Qualified Charitable Distributions from IRAs

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Qualified Charitable Distributions from IRAs

Charitable giving and philanthropy are often important to successful individuals. They want to support causes that matter to them and they also see the tax benefits of donating to those causes. If philanthropy is one of your financial goals, you’ve probably considered the question of where to direct your charitable dollars. That’s a fundamental decision, but it’s just as important to consider how, when and what to give. Maybe consider Qualified Charitable Distributions from IRAs.

At the end of 2015, Congress restored an important option for charitable giving that had expired the previous year. The Protecting Americans from Tax Hikes Act made permanent the chance to make a Qualified Charitable Distribution (QCD) from an Individual Retirement Account (IRA.) What this means is that certain IRA owners can make contributions to their favorite charities directly from their IRAs, and the distribution from the IRA to the charity counts towards the owner’s Required Minimum Distribution for the year.


During our working years, we generally do most of our savings in qualified plans, such as 401(k) and 403(b) accounts, and in IRAs. The benefit in saving this way is that we don’t pay income tax on the money before it goes in, and the funds grow tax-deferred until they’re withdrawn. However, eventually, the IRS requires the account owner to start taking withdrawals. The SECURE Act, which went into effect on January 1, 2020, delayed the age at which an account owner must start taking their Required Minimum Distributions (RMDs) from 70 ½ to 72. That means Taxpayers who turn 70 ½ in 2020 or after have until April 1 of the year following their 72nd birthday to begin taking their RMDs.

Plenty of people rely on withdrawals from IRAs and qualified accounts for their income in retirement. But others cover their income needs with their social security benefits, pensions, or other investments. This second group often has no need for their RMDs and would prefer to avoid the additional income tax burden they bring. If their goals also include benefiting a charity, religious institution, or school, the QCD may be attractive.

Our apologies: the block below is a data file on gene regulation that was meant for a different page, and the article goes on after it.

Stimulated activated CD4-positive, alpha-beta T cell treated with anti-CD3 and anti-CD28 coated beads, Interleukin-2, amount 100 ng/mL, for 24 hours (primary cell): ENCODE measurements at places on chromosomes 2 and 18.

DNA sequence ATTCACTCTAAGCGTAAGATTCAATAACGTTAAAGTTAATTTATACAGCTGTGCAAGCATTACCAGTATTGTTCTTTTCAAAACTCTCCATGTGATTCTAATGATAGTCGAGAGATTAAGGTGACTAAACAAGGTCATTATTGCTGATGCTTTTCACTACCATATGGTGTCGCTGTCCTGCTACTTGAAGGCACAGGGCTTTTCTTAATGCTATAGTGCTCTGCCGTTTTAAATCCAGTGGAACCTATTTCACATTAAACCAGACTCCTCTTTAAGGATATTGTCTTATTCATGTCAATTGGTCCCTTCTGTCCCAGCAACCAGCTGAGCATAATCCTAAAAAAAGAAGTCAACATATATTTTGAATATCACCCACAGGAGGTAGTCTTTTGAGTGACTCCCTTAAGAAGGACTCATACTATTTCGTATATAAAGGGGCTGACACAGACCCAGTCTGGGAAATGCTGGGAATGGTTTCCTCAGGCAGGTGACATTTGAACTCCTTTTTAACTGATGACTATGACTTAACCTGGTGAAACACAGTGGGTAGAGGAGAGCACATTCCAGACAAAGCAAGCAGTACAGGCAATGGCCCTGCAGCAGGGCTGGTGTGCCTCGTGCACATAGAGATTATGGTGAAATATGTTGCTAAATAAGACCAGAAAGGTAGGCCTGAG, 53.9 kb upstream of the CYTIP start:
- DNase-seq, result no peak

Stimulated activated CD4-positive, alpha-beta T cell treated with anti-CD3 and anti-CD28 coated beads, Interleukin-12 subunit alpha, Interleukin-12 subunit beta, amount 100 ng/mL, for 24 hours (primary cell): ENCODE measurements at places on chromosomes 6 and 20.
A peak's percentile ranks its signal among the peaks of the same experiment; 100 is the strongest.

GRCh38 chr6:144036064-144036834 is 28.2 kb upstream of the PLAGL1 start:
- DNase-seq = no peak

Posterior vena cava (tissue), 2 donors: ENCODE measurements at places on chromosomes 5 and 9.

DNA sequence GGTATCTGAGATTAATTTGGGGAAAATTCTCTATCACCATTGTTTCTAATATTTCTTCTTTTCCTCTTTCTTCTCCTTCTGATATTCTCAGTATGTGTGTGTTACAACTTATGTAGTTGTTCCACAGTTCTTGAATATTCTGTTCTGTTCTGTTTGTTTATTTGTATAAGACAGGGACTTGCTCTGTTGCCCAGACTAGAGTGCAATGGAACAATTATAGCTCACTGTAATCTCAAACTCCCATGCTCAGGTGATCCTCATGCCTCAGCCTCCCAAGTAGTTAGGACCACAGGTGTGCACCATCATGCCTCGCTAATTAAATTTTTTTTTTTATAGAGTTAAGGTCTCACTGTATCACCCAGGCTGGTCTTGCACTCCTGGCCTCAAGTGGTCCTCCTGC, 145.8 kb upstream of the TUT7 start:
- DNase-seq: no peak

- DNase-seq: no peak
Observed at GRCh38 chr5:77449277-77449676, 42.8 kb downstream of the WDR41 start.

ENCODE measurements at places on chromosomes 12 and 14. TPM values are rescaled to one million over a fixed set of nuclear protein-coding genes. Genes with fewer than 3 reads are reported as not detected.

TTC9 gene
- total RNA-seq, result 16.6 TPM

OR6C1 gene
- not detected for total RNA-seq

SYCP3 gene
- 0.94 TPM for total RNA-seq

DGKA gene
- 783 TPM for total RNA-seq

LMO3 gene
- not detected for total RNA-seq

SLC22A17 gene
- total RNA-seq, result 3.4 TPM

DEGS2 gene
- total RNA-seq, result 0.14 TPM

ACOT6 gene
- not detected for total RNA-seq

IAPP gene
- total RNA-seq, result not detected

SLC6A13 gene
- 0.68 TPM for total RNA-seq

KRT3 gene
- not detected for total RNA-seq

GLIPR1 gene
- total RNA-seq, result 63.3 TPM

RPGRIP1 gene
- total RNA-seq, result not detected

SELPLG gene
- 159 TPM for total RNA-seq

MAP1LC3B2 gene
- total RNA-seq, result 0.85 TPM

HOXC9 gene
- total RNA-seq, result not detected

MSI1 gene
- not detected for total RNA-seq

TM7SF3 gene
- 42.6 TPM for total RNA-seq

Anyone over age 70 ½ can make a QCD of up to $100,000 per year. That age didn’t change with the SECURE Act. The distribution can be used to satisfy the an individual’s RMD. The taxpayer doesn’t receive a charitable income tax deduction, but there is no need for him or her to report the distribution on their income tax return. The transaction is entirely tax neutral.


One alternative to the QCD is simply to withdraw funds from an IRA, report that withdrawal as taxable income, and then make a tax-deductible donation. In some cases, that may have a very similar result to the QCD, but there are a few reasons why the QCD may be a better option. First of all, if the taxpayer makes a charitable donation without using a QCD, he or she will need to itemize income tax deductions, when taking the standard deduction might otherwise be simpler. Also, the charitable deduction is capped at a percentage of the taxpayer’s adjusted gross income (AGI). The QCD avoids the chance of running up against that cap. Some income tax deductions, such as the deduction for unreimbursed medical expenses, are only available if they exceed a certain percentage of the taxpayer’s AGI. When RMDs drive up the taxpayer’s income, even if those funds ultimately go to charity, it can be harder to meet those minimums.

There are many different ways to provide financial support to a charity, some with significant tax advantages to the donor. They include sophisticated strategies like charitable trusts, and can also be as simple as writing a check or donating appreciated stock. You can also name a charity as a beneficiary under your will or as beneficiary of an insurance policy, IRA, or annuity. It’s a good idea to explore the possibilities before deciding that any one strategy is right for you.


There are a couple of important things to remember about QCDs. The contribution must go directly from the IRA to the charity, not pass through the hands of the taxpayer first. Also, the QCD is only available for gifts to public charities, not private family foundations, charitable trusts, or donor advised funds. Finally, the SECURE Act removed the prohibition on making IRA contributions after age 70 ½, so it’s now possible to contribute to an IRA and do a QCD in the same year; however, it’s important to note that the IRA contribution will reduce amount that can be transferred via QCD.

As with all big financial decisions, how and when to make a contribution to charity is something you should think through carefully. The QCD has unique advantages, and your tax and financial advisors can help you decide if it’s the right strategy for you.

Kathleen Cassidy, JD*, Vice President, Advanced Markets

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Representatives do not provide tax and/or legal advice. Any discussion of taxes is for general informational purposes only, does not purport to be complete or cover every situation, and should not be construed as legal, tax or accounting advice. Clients should confer with their qualified legal, tax and accounting advisors as appropriate. *Licensed but not practicing.

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